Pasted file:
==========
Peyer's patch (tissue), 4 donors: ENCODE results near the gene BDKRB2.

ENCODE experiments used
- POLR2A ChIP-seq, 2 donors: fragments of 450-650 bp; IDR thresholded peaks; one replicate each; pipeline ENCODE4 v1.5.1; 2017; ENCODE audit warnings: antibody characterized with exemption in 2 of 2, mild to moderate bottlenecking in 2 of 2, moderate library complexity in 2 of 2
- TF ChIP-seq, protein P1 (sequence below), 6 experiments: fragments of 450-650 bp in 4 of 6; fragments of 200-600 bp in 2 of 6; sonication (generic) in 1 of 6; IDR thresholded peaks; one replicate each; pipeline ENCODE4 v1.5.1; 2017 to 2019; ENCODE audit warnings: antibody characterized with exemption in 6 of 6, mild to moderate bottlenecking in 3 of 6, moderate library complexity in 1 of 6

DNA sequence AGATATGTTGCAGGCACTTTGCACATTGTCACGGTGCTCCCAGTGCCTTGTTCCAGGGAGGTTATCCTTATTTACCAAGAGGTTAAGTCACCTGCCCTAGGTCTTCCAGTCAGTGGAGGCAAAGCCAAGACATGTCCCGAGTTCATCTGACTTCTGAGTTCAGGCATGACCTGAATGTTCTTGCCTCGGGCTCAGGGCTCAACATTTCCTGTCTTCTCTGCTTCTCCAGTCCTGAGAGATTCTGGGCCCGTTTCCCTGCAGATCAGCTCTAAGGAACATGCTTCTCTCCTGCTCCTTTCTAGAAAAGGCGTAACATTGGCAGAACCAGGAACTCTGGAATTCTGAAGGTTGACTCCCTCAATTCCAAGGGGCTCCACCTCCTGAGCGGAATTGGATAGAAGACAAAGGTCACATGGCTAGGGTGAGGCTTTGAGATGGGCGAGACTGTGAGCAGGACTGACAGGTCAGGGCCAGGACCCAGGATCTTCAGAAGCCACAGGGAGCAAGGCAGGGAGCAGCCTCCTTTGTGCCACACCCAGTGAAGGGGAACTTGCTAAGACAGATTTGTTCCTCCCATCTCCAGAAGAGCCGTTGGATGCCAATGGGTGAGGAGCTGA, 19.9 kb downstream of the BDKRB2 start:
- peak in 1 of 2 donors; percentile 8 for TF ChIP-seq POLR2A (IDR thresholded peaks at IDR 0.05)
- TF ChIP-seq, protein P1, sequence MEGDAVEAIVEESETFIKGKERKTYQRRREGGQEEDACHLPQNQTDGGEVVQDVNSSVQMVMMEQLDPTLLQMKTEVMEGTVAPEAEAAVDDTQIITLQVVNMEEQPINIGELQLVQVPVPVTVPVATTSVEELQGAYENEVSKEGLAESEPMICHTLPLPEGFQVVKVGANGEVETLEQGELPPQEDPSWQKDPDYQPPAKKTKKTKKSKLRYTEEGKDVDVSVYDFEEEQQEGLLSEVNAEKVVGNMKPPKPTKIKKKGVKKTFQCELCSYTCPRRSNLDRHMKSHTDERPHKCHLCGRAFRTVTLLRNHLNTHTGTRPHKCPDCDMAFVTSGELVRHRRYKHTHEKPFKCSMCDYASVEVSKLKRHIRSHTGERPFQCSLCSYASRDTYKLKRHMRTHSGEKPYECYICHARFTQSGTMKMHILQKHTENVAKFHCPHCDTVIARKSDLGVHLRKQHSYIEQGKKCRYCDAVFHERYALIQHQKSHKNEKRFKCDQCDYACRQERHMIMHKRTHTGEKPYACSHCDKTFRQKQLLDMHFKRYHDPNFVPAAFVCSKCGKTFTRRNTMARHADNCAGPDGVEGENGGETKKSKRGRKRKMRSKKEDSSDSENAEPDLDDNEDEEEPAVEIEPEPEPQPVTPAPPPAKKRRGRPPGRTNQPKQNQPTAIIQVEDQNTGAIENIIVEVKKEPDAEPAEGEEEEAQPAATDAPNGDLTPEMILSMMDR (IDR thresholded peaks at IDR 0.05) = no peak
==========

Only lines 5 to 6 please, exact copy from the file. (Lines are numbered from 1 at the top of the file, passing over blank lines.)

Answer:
DNA sequence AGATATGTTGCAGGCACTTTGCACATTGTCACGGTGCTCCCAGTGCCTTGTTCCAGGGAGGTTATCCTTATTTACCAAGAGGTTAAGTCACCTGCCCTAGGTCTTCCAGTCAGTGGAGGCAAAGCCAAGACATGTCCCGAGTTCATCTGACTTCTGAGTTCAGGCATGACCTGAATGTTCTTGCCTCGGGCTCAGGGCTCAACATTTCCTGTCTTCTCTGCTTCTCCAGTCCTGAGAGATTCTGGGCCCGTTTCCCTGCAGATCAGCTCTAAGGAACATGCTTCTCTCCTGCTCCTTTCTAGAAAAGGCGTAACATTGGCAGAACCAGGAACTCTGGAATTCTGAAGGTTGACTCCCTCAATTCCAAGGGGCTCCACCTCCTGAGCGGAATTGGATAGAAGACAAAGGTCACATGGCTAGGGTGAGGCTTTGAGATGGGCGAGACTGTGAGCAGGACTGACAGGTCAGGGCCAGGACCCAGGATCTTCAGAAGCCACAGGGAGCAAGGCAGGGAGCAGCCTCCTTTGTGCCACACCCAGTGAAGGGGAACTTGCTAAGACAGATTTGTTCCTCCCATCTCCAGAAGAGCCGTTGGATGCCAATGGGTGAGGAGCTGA, 19.9 kb downstream of the BDKRB2 start:
- peak in 1 of 2 donors; percentile 8 for TF ChIP-seq POLR2A (IDR thresholded peaks at IDR 0.05)